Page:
Dozens sleep outside to raise money for homelessness
Halifax mayor, police chief, some of the 40 or so people sleeping outside Saturday night
Dozens of people, including Halifax Mayor Mike Savage and Halifax Regional Police Chief Jean-Michel Blais, slept outside Saturday night in an effort to draw attention to, and raise money for, the issue of homelessness.
Sleep Out for Change is the first of its kind in Nova Scotia, with about 40 people sleeping outside in front of HRP headquarters.
“There's guys that I know that sleep under the bridges. I've slept under the bridges, I've slept in doorways,” said Craig Tuck.
Tuck now has a home, but when he first separated from his wife, he was homeless for several months.
“I couldn't bring myself to tell my family or anybody. It takes a toll on you, you lose weight, you get stressed out,” he said.
Tuck said there are not enough shelters or programs for the homeless, especially men, in the Halifax area — that's the motivation behind the Sleep Out for Change event.
“What we're trying to say with the sleep-out is that it's not just government’s problem, it's our city's problem, our citizens problem and that we owe it to each other as human beings to take up the charge and make a difference for people,” said Colleen Ritchie, with Shelter Nova Scotia.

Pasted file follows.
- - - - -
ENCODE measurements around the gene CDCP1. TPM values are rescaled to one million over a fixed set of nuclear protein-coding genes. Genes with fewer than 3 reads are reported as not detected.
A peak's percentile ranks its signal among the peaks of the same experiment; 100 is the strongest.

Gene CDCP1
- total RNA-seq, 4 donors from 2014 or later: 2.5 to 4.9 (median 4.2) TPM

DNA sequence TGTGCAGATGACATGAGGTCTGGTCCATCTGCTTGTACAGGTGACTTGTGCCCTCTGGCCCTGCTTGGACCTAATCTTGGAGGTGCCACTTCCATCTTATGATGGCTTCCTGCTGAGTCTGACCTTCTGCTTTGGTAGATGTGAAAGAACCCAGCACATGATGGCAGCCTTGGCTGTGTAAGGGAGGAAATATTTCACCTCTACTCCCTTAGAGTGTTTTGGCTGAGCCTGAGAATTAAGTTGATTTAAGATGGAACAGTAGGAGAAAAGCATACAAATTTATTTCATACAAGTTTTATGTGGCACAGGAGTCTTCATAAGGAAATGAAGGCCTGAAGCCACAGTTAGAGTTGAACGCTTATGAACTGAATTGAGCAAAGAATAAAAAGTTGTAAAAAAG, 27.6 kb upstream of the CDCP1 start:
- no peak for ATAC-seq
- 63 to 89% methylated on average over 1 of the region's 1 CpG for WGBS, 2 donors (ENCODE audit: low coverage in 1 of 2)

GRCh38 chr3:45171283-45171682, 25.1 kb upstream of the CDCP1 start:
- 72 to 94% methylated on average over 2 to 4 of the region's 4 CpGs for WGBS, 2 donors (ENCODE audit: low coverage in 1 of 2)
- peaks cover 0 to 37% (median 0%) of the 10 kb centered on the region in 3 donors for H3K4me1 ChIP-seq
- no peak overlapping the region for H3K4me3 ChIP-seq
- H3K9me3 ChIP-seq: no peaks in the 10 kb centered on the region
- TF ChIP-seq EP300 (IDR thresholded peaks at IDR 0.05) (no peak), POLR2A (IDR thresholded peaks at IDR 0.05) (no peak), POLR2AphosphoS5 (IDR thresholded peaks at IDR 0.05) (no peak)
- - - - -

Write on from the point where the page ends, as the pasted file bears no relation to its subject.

Ritchie said homelessness is often misunderstood. Most people aren’t on the street because they want to be, but because they have no option.
The number of homeless in Halifax is growing every year. In 2012 the number was around 2,000 but government funding has remained stagnant over the past few years.
Living on the street is something Jeff Karabanow knows all too well. He teaches social work at Dalhousie University and is one of the founders of the Out of the Cold shelter.
“There are some phenomenal organizations that out there day in and day out working in the field with a lot of homeless populations. It's very, very clear that they're over-taxed, overwhelmed and just underfunded,” he said.
Shelter Nova Scotia hopes to raise $100,000 throughout the event to support the homeless — a big amount for a small organization — but not nearly enough to really address homelessness and all the issues surrounding it.